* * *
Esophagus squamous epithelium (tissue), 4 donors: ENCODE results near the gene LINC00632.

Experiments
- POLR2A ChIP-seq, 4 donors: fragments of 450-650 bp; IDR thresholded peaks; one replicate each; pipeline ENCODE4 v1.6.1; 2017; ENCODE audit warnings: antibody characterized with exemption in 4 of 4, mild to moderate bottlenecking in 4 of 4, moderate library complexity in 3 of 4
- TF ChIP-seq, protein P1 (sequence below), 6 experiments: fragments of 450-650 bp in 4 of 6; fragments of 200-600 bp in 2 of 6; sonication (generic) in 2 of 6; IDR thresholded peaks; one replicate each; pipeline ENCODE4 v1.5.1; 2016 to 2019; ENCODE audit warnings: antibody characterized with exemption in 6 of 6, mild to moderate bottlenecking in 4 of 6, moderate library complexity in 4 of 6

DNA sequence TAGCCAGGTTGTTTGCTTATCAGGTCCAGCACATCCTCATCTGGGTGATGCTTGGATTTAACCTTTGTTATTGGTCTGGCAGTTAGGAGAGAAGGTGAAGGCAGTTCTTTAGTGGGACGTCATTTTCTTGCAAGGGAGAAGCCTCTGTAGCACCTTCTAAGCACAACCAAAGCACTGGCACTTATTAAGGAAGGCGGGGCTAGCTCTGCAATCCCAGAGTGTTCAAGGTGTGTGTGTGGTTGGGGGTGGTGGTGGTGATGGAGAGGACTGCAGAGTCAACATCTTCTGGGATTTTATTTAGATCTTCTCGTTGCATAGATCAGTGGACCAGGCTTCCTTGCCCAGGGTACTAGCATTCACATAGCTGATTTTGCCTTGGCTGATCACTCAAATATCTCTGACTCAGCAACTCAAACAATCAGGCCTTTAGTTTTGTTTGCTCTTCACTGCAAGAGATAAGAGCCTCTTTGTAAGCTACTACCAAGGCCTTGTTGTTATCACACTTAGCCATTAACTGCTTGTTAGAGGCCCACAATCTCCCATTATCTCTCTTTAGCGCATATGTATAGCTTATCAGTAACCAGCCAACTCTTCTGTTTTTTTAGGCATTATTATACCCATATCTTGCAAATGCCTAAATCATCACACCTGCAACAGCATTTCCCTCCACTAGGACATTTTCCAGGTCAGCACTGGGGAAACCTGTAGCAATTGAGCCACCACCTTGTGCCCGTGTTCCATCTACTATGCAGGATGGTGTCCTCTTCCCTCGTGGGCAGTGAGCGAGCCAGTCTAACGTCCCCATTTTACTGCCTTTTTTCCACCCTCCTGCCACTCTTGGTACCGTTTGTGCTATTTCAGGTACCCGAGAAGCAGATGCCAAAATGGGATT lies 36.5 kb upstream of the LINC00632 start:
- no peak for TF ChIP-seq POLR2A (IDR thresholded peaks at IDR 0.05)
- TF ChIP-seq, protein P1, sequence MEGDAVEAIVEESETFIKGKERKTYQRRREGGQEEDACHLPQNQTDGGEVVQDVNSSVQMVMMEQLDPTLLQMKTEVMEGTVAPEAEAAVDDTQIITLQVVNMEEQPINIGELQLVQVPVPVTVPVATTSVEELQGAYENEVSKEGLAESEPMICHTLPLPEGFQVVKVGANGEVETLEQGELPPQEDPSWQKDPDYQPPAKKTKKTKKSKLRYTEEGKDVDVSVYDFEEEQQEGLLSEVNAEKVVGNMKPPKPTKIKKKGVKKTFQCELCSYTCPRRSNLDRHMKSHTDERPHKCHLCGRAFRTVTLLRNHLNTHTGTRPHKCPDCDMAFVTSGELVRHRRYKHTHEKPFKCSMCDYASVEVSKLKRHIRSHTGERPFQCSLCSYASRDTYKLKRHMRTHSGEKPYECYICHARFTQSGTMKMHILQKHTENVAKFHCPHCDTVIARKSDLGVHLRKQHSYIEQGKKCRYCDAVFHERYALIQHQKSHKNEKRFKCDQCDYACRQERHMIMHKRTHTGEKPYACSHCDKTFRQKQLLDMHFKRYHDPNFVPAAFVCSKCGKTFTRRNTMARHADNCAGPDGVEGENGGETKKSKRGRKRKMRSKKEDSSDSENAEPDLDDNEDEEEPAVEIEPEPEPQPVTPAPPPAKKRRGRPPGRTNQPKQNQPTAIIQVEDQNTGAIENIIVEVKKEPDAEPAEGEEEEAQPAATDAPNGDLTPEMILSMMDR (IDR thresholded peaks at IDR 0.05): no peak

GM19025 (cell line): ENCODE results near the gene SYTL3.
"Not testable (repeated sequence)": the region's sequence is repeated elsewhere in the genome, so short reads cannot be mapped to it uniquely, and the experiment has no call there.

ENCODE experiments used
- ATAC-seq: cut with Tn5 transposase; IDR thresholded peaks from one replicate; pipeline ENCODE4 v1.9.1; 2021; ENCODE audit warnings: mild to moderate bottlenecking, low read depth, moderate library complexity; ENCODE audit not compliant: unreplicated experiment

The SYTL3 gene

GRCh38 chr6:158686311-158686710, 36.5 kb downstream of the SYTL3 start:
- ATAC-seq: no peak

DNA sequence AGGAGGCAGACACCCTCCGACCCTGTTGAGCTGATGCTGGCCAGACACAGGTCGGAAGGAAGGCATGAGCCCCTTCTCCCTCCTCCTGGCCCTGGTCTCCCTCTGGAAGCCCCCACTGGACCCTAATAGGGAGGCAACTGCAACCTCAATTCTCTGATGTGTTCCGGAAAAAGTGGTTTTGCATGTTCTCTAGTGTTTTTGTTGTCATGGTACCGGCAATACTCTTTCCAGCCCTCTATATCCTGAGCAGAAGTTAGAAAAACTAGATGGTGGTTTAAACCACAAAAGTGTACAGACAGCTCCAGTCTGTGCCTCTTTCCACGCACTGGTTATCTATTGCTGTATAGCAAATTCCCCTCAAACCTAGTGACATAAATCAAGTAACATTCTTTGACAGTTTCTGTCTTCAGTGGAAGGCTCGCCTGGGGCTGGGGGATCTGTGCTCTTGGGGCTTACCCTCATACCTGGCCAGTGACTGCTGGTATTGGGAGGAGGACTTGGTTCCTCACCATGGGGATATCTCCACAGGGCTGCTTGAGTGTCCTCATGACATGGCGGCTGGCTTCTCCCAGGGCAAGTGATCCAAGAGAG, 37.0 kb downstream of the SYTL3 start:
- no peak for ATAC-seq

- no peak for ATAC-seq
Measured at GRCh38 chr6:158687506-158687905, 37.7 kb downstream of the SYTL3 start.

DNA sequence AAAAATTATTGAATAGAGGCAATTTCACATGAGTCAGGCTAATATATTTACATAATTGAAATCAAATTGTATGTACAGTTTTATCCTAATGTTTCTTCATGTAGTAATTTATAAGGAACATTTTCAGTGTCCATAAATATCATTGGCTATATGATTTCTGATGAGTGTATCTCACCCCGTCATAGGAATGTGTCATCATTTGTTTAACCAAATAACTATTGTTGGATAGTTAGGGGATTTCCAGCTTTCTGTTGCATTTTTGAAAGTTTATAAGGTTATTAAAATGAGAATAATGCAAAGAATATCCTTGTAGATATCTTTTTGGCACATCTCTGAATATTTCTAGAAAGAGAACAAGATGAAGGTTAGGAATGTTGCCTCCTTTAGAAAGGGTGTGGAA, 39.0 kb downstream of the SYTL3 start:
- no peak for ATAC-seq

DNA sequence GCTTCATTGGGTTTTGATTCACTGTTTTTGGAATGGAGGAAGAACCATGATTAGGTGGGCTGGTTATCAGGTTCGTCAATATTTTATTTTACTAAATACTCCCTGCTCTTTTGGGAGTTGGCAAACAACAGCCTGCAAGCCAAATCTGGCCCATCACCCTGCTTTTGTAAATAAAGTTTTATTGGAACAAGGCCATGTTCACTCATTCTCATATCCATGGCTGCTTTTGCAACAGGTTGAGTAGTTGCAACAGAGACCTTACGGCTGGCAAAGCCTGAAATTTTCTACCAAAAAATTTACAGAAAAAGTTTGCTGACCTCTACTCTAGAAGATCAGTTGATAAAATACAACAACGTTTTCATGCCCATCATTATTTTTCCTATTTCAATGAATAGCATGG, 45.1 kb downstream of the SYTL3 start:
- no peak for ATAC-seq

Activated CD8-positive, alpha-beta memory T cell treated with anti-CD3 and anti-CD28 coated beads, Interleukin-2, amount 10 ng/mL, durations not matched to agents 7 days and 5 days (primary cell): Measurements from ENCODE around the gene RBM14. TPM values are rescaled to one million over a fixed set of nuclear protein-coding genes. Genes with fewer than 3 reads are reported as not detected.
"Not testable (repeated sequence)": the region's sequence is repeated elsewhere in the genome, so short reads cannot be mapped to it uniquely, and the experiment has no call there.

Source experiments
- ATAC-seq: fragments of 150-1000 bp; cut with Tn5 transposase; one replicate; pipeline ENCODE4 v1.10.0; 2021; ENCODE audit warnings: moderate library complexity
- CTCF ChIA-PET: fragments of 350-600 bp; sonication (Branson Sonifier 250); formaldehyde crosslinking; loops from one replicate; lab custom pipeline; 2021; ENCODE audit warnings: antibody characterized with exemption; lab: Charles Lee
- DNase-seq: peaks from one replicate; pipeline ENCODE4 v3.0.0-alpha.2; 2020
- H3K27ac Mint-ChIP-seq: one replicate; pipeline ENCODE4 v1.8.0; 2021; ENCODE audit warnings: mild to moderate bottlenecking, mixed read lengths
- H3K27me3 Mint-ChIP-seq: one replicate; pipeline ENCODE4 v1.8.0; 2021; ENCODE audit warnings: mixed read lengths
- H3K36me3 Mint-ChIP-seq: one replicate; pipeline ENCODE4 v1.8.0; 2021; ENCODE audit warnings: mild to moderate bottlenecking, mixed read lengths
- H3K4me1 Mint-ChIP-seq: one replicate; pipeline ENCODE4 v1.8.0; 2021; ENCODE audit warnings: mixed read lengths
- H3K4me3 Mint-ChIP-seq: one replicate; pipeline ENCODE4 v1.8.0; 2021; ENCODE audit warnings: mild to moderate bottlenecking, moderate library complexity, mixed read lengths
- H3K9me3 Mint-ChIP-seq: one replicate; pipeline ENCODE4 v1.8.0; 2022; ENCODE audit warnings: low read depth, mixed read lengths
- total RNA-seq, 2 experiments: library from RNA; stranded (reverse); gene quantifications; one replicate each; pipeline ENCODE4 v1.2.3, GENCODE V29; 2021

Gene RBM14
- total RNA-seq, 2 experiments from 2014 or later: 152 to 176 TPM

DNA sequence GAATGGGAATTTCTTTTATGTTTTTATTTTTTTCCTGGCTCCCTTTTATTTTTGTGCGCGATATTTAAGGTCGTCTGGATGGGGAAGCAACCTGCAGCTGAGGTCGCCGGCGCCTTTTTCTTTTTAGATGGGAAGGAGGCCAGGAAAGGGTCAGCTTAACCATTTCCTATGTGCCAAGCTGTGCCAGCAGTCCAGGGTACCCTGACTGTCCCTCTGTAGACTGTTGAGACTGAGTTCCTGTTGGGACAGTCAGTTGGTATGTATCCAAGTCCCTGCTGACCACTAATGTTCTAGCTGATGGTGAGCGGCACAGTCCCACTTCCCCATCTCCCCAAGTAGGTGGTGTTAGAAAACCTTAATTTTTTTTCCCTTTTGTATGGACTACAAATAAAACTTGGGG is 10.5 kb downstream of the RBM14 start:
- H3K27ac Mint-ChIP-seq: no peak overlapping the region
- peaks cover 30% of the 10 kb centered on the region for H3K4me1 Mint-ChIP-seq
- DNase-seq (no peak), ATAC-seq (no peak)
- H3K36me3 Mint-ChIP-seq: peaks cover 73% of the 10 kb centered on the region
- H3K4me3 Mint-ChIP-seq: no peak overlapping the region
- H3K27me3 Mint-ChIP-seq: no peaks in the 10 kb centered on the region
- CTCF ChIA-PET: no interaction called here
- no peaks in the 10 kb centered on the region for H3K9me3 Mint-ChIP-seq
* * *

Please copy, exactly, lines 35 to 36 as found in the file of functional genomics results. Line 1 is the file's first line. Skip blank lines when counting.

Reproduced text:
- total RNA-seq, 2 experiments: library from RNA; stranded (reverse); gene quantifications; one replicate each; pipeline ENCODE4 v1.2.3, GENCODE V29; 2021

Gene RBM14